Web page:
Getting food managers to eat three meals of hospital food a day for a week, he said, brought the point home that much of the food being served was bland, institutional and not what people would normally eat.
Julia Belloz at Vox – We’ve long blamed carbs for making us fat. What if that’s wrong?
The main scientific model behind the low-carb approach is the “carbohydrate-insulin hypothesis,” which journalist Gary Taubes, Harvard professor David Ludwig, and others have extensively promoted. It suggests that a diet heavy in carbohydrates (especially refined grains and sugars) leads to weight gain because of a specific mechanism: Carbs drive up insulin in the body, causing the body to hold on to fat and suppress calorie burn.
But what’s often lost in all the boosterism around the low-carb approach is that it is still an unproven hypothesis in science.
So they did a study to show whether a low-carb diet can actually help to reduce weight. 17 overweight or obese men in a metabolic chamber for 4 weeks and fed either a high carbohydrate diet or ketogenic diet with the same number of calories. Results? No increased body fat loss with the ketogenic diet.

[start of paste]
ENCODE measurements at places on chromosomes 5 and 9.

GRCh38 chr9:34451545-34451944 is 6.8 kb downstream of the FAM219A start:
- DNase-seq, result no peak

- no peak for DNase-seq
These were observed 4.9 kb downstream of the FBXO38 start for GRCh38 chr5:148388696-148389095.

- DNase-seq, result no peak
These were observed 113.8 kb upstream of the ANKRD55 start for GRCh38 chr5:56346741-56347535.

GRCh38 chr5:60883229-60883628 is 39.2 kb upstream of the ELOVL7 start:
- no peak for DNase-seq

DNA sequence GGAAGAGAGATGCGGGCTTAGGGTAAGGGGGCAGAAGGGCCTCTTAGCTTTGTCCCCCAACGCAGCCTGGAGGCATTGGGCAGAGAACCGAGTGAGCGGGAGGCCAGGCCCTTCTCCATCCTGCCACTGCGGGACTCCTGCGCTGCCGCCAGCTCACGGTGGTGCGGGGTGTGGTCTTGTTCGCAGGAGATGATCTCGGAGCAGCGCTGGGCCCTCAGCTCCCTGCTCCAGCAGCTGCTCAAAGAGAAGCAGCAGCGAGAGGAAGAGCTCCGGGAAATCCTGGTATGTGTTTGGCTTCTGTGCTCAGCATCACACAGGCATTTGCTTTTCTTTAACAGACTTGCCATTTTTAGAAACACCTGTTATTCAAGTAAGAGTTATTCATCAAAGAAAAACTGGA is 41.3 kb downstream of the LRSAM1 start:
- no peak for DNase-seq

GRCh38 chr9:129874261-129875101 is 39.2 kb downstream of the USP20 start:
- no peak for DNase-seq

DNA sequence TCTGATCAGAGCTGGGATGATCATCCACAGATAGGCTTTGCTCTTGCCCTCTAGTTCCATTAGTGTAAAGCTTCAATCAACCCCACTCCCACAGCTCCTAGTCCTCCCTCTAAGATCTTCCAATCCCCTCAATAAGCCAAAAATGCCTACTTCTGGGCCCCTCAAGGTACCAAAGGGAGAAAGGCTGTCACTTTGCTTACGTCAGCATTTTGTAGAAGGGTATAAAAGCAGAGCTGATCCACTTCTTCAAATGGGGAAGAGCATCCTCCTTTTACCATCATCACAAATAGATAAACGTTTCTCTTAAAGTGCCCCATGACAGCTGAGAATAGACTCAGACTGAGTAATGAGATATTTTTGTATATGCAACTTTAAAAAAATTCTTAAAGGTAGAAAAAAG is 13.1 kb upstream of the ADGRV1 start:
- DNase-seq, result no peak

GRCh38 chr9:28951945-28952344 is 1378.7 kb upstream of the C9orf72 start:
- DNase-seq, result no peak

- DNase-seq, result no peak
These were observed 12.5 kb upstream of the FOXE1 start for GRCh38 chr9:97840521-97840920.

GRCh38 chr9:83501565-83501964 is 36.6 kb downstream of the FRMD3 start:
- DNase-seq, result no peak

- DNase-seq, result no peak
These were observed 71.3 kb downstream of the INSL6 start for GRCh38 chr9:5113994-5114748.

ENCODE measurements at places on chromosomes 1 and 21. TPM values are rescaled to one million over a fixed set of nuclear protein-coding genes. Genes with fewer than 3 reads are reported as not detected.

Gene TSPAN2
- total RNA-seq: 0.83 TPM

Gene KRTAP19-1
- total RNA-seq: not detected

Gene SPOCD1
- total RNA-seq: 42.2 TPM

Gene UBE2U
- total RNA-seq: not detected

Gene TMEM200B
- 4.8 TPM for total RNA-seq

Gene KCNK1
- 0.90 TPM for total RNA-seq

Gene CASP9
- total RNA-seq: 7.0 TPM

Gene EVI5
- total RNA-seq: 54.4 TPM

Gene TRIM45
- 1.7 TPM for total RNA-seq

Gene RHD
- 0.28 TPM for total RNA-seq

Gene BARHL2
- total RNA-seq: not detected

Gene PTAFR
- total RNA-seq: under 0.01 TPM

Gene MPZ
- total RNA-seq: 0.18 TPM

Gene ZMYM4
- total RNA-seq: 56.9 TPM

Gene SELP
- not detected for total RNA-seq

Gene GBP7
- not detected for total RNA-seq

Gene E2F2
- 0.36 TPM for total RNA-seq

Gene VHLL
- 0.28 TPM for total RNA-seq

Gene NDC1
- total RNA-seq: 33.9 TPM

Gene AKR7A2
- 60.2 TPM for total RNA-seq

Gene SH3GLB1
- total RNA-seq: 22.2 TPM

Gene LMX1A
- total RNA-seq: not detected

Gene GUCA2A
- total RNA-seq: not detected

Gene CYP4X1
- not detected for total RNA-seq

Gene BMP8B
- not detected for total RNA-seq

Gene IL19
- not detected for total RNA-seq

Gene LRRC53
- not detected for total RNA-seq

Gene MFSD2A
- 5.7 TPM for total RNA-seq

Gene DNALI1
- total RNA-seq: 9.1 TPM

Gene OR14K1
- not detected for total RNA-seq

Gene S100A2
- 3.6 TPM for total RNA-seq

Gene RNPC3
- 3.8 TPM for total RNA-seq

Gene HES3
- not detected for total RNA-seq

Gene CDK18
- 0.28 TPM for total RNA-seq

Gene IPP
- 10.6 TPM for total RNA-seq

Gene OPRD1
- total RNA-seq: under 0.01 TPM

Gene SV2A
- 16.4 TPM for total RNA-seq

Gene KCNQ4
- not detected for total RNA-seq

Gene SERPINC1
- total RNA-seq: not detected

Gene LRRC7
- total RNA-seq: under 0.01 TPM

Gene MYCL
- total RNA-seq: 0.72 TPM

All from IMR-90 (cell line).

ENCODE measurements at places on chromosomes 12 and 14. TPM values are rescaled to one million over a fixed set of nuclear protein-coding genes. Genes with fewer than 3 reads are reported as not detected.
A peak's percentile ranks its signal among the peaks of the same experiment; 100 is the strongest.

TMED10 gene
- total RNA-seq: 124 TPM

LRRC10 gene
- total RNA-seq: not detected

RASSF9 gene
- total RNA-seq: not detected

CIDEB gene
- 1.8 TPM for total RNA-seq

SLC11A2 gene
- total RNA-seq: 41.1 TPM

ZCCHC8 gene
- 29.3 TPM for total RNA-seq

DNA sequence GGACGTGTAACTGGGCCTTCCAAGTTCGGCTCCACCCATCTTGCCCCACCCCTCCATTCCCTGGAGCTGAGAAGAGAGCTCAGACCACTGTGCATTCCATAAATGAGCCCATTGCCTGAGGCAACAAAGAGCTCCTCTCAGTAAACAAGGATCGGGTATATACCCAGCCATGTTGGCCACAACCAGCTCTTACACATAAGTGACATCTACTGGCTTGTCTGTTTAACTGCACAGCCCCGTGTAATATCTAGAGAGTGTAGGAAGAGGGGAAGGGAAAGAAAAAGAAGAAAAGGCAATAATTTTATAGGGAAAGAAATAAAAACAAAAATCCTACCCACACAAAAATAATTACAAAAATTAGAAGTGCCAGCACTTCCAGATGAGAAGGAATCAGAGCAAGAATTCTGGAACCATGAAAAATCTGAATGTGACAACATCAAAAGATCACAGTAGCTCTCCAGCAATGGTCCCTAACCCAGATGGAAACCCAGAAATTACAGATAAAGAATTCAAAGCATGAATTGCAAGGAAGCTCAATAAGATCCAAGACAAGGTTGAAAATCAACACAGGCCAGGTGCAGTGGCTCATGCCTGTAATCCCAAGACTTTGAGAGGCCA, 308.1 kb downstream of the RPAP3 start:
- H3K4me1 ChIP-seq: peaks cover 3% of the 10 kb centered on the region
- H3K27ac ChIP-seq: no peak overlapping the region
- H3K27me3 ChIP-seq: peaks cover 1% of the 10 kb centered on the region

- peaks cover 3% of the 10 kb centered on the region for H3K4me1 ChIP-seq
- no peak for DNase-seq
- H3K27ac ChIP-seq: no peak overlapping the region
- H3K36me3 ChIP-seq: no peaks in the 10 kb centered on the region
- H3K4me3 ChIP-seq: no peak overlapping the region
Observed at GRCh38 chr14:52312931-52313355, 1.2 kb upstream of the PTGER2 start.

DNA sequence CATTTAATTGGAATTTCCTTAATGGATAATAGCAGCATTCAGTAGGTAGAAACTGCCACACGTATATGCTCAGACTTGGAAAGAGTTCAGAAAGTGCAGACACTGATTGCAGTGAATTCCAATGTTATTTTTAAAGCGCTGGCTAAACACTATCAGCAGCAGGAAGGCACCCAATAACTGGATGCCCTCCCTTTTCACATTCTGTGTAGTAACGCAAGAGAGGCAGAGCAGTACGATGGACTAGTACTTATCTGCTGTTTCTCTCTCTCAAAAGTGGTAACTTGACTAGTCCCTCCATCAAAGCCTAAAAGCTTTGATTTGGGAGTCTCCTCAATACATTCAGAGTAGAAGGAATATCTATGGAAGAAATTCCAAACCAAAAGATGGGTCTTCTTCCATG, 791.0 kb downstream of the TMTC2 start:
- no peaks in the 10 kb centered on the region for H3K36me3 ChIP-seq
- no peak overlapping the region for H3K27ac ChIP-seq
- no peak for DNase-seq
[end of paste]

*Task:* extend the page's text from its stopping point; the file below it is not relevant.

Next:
But as Bazinet points out, “The study … doesn’t see any [relationship between a decrease in insulin and an increase in fat loss]. Show me a better study that supports this.”
There isn’t any, he added.
Tobias urged dieters not to lose sight of the bigger picture. “Low-carb versus low-fat should not be the focus for people selecting a weight loss diet.” The focus, she said, should be on improving the quality of food that people eat instead.
Jill Eisen for the CBC – Fat and Sugar, Part 1
First, fat was the dietary bad guy. We were warned back in the 1980s to cut back on eggs, meat and full-fat dairy to avoid heart disease. So we started eating more bread, rice and pasta and fat-free snacks. But we got sicker and fatter. Now sugar is the bad guy. Contributor Jill Eisen explores the complex, and sometimes contradictory, science of nutrition — and tries to find clarity amidst the thicket of studies and ambiguous research.
There’s also a great list of research references and a reading list at the link, for more information.
Part 2 airs on June 22, 2016.
Anna Maria Barry-Jester – Is Gut Science Biased?: